The public transport system in Hungary is comprehensive, and expats will find it relatively easy and affordable to get around in the country. Most cities have far-reaching bus and tram systems, and Budapest also has a metro system. Alternatively, cycling is a popular means of getting around most cities, while taxis and select ride-sharing services allow expats even greater freedom of movement.
Public transport in Hungary
Hungary has an extensive public transport system that is both efficient and affordable. Monthly passes covering all modes of transport are available for frequent commuters, which can be bought at all main transport hubs. Discounted rates are available for students and pensioners.
Budapest is the central hub for Hungary’s train network. All rail lines fan out from the city’s three railway stations, Keleti, Deli and Nyugati. Major cities in Hungary and other European cities are linked to Budapest by intercity and express train lines.
Budapest’s city centre has a metro system with four lines in operation. This includes the historically significant Line 1, mainland Europe's oldest underground railway.
Hungary has a developed and comprehensive bus network spanning the entire country. Some bus routes reach further than the railway lines, making bus transport a viable means of getting around Hungary. The bus network consists of both inner-city and intercity routes, including routes to other European cities. City-to-city tickets can be bought directly from the driver.
Several Hungarian cities have tram and trolley-bus lines, including Budapest, Debrecen, Szeged and Miskolc. Budapest is home to route 4/6, the busiest tram line in the world, with trams arriving at 60- to 90-second intervals during peak time.
Taxis in Hungary
Taxis offer a fast and reasonably cheap way of getting around Hungarian cities and towns. There are numerous operators, and fares vary depending on the company and time of day. Expats should note that Hungarian taxi drivers are notorious for trying to overcharge foreigners, so it’s important to ensure that the meter is turned on and running correctly. Otherwise, it's best to agree on the fare before embarking on a journey.
Local legislation and an established public transport network have limited the expansion of ride-share services in Hungary. However, app-based transport services such as Fotaxi, City Taxi and Bolt (Taxify) flourish in Budapest. Ride-sharing services are often preferred to taxi services, as they give expats more control over routes and service prices.
Driving in Hungary
Hungarian highways and urban roads are generally in excellent condition and, thanks to the country’s compact size, most domestic destinations can be reached within two to three hours. Be that as it may, driving in Hungary can be a stressful experience because of the erratic nature of Hungarian drivers, who often ignore the rules of the road. Traffic is heavy in Budapest and other cities, and parking can be a problem. With the country’s extensive public transport system and urban transport links, it may be unnecessary for expats living in Hungary to own a car.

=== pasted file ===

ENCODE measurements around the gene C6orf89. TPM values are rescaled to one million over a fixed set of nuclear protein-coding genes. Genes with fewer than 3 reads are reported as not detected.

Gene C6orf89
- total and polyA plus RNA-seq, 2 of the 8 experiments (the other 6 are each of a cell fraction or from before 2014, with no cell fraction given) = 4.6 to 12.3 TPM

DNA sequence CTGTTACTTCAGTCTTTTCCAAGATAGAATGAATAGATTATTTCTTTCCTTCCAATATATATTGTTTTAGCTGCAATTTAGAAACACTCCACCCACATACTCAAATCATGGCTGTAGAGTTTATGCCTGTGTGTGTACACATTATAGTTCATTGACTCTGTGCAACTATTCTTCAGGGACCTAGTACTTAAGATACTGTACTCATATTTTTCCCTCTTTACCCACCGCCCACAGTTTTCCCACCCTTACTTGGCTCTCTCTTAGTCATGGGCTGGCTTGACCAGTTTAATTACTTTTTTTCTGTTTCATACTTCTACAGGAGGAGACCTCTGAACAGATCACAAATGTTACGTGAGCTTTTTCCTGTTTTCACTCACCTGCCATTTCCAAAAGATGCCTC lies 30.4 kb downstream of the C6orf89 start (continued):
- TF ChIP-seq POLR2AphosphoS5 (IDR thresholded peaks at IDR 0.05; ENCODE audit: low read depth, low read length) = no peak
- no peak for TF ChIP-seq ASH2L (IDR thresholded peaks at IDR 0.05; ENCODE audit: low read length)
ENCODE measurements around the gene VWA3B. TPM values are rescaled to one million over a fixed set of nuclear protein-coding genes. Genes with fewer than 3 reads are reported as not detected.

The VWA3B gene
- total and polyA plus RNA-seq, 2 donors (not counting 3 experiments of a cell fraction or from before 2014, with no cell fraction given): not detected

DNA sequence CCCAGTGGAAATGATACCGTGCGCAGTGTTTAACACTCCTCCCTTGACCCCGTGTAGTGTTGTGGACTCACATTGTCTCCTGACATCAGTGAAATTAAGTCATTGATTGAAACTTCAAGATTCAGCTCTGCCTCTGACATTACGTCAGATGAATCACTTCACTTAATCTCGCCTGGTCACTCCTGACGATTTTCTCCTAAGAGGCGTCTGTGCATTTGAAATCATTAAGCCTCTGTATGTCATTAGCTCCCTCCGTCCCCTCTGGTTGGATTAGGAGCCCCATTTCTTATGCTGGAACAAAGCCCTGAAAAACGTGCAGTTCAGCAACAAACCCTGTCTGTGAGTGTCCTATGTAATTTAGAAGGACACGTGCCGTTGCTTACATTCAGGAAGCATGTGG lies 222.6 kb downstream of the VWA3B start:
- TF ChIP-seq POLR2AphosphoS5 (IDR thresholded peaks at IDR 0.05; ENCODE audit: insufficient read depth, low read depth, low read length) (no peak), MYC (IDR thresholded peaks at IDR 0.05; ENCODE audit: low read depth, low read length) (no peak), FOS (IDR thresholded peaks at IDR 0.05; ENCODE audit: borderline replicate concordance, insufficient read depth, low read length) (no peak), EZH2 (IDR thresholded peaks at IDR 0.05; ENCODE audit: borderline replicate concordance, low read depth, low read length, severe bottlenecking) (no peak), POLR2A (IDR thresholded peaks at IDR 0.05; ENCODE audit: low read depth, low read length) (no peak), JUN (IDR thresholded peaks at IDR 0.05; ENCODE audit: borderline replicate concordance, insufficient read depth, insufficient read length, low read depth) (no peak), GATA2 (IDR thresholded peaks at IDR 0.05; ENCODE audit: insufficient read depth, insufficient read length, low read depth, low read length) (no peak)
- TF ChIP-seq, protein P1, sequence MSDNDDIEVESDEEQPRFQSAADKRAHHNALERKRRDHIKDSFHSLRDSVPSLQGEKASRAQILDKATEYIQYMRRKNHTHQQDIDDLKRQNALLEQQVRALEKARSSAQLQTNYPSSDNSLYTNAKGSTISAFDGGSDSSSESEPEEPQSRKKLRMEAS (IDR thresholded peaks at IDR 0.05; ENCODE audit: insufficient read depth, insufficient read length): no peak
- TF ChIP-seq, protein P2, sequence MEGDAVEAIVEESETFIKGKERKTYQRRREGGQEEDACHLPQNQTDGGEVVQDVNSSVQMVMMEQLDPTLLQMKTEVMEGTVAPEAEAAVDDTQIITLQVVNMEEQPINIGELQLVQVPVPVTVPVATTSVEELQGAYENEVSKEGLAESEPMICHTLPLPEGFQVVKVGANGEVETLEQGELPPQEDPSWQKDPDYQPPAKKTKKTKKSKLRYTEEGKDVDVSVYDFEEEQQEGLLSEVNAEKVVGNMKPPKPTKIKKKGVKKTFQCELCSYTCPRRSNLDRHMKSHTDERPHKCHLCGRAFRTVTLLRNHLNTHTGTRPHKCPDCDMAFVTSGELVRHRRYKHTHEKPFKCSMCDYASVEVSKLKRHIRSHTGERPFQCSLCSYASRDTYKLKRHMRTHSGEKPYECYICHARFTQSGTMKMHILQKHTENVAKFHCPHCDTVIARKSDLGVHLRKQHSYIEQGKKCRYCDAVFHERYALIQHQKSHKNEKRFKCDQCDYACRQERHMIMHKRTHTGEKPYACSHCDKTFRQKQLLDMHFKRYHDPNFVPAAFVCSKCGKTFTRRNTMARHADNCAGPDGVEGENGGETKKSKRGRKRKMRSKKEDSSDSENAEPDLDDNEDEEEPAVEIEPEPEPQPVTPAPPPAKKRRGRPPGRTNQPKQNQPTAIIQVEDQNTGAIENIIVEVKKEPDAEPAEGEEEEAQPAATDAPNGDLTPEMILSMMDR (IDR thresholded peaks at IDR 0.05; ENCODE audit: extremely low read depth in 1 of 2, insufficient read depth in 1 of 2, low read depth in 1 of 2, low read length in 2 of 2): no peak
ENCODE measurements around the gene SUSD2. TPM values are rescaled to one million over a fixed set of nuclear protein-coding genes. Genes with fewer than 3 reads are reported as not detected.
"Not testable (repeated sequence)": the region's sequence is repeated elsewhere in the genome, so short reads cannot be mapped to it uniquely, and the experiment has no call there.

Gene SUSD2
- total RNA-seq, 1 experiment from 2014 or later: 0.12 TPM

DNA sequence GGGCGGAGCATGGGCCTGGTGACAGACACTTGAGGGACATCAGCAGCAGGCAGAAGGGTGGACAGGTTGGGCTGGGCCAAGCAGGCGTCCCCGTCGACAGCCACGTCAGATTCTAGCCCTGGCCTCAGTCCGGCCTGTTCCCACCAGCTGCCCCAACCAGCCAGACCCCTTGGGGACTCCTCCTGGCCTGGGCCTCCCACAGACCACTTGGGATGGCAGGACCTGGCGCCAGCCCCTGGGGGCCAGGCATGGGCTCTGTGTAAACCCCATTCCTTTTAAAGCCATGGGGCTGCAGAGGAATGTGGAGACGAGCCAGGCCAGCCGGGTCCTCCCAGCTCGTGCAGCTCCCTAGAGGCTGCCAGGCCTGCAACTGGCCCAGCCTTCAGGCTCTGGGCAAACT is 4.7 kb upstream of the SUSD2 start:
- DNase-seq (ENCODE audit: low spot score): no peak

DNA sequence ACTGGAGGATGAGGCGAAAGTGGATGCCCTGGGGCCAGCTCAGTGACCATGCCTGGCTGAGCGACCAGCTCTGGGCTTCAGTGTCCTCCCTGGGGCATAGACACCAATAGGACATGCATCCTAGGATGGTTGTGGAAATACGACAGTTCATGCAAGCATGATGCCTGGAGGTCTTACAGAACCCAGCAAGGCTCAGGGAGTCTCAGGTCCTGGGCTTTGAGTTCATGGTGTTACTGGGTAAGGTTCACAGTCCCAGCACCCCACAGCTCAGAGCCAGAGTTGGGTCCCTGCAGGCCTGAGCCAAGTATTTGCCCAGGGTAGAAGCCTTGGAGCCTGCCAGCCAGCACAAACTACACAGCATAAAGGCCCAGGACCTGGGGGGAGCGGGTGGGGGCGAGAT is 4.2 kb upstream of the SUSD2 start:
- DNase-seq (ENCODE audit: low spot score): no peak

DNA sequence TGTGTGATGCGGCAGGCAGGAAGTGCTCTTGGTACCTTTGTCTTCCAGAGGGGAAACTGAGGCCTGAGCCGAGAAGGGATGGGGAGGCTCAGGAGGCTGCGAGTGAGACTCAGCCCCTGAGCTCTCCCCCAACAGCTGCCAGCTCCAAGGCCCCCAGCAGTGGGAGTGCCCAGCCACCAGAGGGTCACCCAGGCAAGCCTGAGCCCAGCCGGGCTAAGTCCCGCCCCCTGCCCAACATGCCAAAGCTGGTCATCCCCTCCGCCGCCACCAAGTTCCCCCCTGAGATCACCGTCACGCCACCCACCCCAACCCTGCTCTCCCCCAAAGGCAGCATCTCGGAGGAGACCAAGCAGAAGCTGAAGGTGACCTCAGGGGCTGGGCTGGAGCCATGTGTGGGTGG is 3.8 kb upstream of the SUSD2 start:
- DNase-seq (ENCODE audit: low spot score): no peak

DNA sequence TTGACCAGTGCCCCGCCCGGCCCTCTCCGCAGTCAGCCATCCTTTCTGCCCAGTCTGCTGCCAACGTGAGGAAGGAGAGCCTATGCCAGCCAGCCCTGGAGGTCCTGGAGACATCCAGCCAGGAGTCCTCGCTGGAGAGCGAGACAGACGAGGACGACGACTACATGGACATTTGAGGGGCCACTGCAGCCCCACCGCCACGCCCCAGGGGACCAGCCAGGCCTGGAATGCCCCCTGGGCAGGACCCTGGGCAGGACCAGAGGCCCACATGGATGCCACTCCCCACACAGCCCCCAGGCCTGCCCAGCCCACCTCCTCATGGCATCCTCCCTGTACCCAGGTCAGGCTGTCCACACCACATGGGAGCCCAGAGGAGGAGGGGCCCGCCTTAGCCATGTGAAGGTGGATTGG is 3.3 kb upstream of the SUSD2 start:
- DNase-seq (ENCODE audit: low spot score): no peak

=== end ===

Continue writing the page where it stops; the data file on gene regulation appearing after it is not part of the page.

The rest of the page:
EU citizens can drive in Hungary with their national driving licence. Non-EU nationals can drive in Hungary for a year with an international driving licence and their national driving licence, after which they will need to apply for a Hungarian licence.
Cars in Hungary drive on the right-hand side of the road. The country has a zero-tolerance policy regarding drinking and driving, and the traffic police frequently set up road blocks and checks.
Tolled motorways connect cities and towns. Expats driving in Hungary need to have an e-vignette to use motorways. These can be purchased online and are valid immediately. Such e-vignettes are available for four-day, one-week, one-month or one-year periods.
Cycling in Hungary
Cycling is a popular pastime and mode of transport in Hungary, with the country's high volume of daily cyclists comparable to that of global cycling capitals such as Amsterdam and Denmark. There are plenty of dedicated cycle paths as well as a widespread bicycle rental scheme, both of which make cycling an easy and convenient way to get around.
Walking in Hungary
Most parts of Hungary are relatively flat, making it highly pedestrianised, but expats should take proper precautions when it comes to staying safe. Opportunistic crime does happen, so pedestrians should be sure to stick to areas that are known to them and keep valuables well out of sight. Drivers in Hungary often behave erratically, so extra caution should be taken when walking near traffic.
►For more information on travelling in the capital, see Getting Around in Budapest
"Public transportation is very good. There are lots of buses and a central tram line that runs the length of the city. You don’t need to own a car but we have one." Read more about Irish-American expat Colm Fitzgerald's experiences in Hungary.
Are you an expat living in Hungary?
Expat Arrivals is looking for locals to contribute to this guide, and answer forum questions from others planning their move to Hungary. Please contact us if you'd like to contribute.
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